Hearings begin on oil terminal in Vancouver; Business leader points out safety record for rail

The Energy Facility Site Evaluation Council (EFSEC) began hearings today on a proposed oil terminal at the Port of Vancouver. The Columbian reports

The day started with a protest involving about 100 red-clad opponents of Vancouver Energy’s plans to build the nation’s largest oil terminal at the Port of Vancouver.
The actual hearing was to start at 9 a.m. Held at the Clark College Conference Center in east Vancouver, lawyers for Tesoro Corp. and Savage Cos. and the Port of Vancouver are presenting overviews of their case for the terminal. The opponents and the counsel for the environment are arguing why the terminal, which could handle up to 360,000 barrels of oil per day, shouldn’t be approved.
The hearing will last five weeks, Mondays through Thursdays.
According to the Seattle Times,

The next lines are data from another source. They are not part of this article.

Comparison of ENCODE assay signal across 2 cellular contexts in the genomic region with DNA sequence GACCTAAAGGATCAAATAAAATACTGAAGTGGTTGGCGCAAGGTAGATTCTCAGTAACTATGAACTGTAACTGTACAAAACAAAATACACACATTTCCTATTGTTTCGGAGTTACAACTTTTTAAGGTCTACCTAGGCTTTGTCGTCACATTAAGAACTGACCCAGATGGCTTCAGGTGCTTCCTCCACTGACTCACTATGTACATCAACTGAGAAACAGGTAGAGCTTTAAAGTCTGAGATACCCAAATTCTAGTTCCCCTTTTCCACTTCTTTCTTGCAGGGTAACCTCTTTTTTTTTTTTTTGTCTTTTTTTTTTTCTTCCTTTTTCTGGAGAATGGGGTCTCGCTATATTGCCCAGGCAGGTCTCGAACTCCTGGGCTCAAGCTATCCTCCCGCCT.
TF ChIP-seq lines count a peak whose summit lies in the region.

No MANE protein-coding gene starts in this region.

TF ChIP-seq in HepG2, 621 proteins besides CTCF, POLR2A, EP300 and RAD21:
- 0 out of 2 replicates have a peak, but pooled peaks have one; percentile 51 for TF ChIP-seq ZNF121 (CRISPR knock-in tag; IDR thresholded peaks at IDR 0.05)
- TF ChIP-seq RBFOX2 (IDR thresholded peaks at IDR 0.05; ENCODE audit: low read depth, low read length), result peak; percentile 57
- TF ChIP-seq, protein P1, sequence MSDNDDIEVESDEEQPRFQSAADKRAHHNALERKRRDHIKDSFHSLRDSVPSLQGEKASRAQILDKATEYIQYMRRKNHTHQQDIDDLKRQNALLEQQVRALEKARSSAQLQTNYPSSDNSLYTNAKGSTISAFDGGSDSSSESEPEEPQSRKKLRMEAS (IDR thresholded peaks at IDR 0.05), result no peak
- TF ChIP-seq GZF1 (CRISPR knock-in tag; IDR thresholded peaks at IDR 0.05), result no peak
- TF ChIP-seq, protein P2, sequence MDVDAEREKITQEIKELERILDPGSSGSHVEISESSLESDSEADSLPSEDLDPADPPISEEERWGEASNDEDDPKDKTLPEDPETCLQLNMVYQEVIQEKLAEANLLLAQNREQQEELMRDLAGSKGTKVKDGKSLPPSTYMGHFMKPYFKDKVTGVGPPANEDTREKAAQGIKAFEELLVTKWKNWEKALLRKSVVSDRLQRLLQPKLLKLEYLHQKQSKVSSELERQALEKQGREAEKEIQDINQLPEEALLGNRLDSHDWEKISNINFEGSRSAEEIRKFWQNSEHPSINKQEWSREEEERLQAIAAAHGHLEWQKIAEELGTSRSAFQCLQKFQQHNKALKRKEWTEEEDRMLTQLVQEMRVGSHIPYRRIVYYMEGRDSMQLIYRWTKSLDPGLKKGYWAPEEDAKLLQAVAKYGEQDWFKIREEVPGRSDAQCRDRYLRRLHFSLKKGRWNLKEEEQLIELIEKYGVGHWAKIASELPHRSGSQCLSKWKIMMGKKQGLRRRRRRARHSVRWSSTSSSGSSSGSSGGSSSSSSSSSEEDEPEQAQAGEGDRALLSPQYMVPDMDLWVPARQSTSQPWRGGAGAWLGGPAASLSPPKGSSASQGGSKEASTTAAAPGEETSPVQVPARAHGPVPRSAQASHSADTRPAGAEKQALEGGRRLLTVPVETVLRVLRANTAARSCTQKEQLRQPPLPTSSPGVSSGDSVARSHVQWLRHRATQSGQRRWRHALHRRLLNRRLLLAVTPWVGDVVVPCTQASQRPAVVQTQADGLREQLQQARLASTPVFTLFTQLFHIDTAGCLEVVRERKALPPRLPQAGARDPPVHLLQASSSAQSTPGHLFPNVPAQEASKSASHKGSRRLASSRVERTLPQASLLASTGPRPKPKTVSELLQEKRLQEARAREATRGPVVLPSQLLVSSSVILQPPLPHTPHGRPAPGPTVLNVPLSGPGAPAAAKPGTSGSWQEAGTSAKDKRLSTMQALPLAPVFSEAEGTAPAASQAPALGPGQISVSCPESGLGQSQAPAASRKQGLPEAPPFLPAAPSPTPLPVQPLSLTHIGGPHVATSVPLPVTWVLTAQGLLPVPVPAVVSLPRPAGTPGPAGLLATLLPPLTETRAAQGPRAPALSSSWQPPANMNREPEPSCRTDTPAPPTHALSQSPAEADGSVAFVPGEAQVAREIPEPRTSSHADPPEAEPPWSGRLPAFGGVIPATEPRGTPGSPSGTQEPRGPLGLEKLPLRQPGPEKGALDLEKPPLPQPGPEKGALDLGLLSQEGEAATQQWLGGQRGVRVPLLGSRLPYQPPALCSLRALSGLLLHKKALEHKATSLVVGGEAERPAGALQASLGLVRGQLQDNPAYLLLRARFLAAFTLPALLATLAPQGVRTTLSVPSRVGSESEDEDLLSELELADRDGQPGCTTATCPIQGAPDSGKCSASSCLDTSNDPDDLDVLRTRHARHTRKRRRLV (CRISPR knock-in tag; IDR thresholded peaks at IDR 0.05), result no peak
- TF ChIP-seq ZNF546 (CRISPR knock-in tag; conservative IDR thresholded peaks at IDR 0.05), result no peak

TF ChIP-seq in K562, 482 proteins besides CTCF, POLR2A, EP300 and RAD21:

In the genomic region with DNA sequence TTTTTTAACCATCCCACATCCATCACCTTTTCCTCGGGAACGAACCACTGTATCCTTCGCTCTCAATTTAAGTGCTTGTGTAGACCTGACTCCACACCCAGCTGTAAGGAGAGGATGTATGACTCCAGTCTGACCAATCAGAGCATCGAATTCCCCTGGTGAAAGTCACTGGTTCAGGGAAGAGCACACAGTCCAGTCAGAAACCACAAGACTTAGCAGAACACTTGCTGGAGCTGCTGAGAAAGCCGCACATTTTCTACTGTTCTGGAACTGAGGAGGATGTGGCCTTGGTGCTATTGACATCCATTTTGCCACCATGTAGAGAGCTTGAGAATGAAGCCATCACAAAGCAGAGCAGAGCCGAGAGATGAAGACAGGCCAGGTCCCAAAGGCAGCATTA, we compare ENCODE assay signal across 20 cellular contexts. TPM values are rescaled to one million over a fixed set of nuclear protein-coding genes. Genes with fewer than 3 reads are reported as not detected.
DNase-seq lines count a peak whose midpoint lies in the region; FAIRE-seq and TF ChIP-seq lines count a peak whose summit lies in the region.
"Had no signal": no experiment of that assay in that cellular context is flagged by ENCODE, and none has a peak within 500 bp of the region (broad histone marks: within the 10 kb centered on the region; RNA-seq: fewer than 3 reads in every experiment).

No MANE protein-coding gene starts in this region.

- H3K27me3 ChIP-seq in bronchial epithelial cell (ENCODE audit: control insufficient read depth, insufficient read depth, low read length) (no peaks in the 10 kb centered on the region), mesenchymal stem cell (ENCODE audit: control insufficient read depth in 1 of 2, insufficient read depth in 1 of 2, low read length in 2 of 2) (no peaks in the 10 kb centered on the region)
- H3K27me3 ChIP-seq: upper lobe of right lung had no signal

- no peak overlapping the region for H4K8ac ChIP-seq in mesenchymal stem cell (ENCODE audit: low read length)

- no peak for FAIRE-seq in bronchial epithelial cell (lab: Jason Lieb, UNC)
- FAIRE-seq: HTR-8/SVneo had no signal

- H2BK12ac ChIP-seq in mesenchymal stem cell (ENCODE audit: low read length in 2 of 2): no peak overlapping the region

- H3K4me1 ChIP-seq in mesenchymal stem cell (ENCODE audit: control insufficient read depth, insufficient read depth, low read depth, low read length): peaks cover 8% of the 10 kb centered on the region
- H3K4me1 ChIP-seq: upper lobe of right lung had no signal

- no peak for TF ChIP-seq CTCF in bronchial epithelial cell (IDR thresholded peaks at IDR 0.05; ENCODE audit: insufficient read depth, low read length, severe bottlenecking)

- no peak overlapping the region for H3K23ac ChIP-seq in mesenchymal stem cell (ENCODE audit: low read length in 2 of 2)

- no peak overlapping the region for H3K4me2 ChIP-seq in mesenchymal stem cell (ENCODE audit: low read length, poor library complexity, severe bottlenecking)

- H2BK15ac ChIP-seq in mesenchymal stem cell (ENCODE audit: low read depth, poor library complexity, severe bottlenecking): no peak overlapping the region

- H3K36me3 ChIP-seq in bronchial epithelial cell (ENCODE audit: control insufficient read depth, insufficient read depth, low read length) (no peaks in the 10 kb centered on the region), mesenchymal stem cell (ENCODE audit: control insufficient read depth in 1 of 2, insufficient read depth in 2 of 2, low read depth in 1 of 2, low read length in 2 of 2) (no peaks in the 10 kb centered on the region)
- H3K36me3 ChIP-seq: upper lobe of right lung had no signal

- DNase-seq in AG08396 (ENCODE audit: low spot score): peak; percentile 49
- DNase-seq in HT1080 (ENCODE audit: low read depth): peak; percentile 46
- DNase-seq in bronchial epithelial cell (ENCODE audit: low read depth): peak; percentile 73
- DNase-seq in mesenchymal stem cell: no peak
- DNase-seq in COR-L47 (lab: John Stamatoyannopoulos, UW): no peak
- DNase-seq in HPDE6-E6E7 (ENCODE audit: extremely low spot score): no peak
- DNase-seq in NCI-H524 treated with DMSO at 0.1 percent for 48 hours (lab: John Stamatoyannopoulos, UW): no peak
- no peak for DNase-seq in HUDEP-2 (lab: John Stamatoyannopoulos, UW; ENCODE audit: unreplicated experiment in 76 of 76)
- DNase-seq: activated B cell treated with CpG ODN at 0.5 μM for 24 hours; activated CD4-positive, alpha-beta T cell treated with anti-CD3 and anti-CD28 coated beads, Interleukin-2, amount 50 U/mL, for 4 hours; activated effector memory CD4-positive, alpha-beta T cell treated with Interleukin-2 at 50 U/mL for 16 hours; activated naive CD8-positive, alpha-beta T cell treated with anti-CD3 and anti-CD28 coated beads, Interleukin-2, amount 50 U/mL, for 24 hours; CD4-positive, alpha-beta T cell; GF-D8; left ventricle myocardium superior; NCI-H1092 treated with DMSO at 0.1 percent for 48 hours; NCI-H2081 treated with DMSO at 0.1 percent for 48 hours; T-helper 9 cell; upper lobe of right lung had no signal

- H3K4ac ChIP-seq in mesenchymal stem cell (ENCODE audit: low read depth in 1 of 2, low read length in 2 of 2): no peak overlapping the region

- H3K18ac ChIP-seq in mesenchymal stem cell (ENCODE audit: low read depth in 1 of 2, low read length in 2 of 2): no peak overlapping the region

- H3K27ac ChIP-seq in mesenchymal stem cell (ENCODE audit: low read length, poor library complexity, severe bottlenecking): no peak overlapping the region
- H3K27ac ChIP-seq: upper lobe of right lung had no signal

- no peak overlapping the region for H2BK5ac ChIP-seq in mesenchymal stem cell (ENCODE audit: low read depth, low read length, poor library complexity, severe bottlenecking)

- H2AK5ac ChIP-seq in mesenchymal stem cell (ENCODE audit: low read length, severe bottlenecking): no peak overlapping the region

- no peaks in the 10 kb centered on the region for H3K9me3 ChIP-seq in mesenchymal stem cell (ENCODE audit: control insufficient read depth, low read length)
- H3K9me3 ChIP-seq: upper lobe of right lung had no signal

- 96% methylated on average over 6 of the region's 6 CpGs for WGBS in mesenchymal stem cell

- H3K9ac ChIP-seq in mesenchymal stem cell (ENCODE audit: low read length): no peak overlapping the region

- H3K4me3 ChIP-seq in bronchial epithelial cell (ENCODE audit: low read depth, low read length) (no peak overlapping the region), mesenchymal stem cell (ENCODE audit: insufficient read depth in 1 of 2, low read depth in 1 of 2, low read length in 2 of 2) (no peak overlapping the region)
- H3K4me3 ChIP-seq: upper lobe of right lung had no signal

Tesoro Corp. and Savage Cos. are proposing a $210 million terminal that would receive an average of four 1½-mile-long crude oil trains a day, likely traveling on tracks between Spokane and Vancouver. Oil would temporarily be stored on site and then loaded onto tankers and ships bound for West Coast refineries.
In a commentary in the Spokesman-Review, Association of Washington Business president Kris Johnson points out the safety record of rail. His commentary draws on the recent derailment at Mosier, Oregon
Rail transportation is recognized as the safest method of moving large quantities of hazardous materials over long distances. Of all deliveries of hazardous materials by rail, 99.99 percent are completed without incident.
Johnson adds,
Let’s learn from the accident at Mosier and continue to make investments and enhancements to improve transportation safety. But, at the same time, avoid arbitrary actions or policies that could have unintended consequences.
 Good counsel.